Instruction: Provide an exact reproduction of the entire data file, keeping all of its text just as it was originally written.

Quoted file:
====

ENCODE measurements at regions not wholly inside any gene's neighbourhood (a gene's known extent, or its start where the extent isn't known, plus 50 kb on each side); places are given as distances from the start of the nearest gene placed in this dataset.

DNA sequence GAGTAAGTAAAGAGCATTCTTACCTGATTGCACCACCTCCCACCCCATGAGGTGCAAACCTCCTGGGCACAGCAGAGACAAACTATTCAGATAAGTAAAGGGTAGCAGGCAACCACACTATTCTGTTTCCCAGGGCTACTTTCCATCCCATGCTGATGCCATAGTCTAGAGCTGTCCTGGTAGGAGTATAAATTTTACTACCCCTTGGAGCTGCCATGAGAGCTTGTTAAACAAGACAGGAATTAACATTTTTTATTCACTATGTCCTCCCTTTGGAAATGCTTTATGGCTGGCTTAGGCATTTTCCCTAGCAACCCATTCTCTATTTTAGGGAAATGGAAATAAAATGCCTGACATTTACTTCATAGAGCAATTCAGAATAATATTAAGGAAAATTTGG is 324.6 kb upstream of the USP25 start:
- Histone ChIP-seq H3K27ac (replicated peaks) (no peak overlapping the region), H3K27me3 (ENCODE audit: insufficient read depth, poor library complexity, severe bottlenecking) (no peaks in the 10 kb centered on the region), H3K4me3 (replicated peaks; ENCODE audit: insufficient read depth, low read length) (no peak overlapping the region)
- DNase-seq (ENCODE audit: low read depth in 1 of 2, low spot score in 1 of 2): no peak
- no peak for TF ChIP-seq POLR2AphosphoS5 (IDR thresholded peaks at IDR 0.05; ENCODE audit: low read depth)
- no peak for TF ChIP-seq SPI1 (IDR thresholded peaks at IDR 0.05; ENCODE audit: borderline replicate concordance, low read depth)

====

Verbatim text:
ENCODE measurements at regions not wholly inside any gene's neighbourhood (a gene's known extent, or its start where the extent isn't known, plus 50 kb on each side); places are given as distances from the start of the nearest gene placed in this dataset.

DNA sequence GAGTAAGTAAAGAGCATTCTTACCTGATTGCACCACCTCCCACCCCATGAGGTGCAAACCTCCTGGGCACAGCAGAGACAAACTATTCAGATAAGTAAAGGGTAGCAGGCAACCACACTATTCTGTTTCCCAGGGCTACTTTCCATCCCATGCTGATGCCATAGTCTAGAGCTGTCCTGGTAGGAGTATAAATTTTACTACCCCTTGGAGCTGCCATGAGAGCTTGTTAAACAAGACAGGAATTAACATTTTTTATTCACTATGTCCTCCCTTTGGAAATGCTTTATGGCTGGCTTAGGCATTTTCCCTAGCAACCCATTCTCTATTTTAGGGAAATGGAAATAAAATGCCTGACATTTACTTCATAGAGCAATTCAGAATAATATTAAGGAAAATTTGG is 324.6 kb upstream of the USP25 start:
- Histone ChIP-seq H3K27ac (replicated peaks) (no peak overlapping the region), H3K27me3 (ENCODE audit: insufficient read depth, poor library complexity, severe bottlenecking) (no peaks in the 10 kb centered on the region), H3K4me3 (replicated peaks; ENCODE audit: insufficient read depth, low read length) (no peak overlapping the region)
- DNase-seq (ENCODE audit: low read depth in 1 of 2, low spot score in 1 of 2): no peak
- no peak for TF ChIP-seq POLR2AphosphoS5 (IDR thresholded peaks at IDR 0.05; ENCODE audit: low read depth)
- no peak for TF ChIP-seq SPI1 (IDR thresholded peaks at IDR 0.05; ENCODE audit: borderline replicate concordance, low read depth)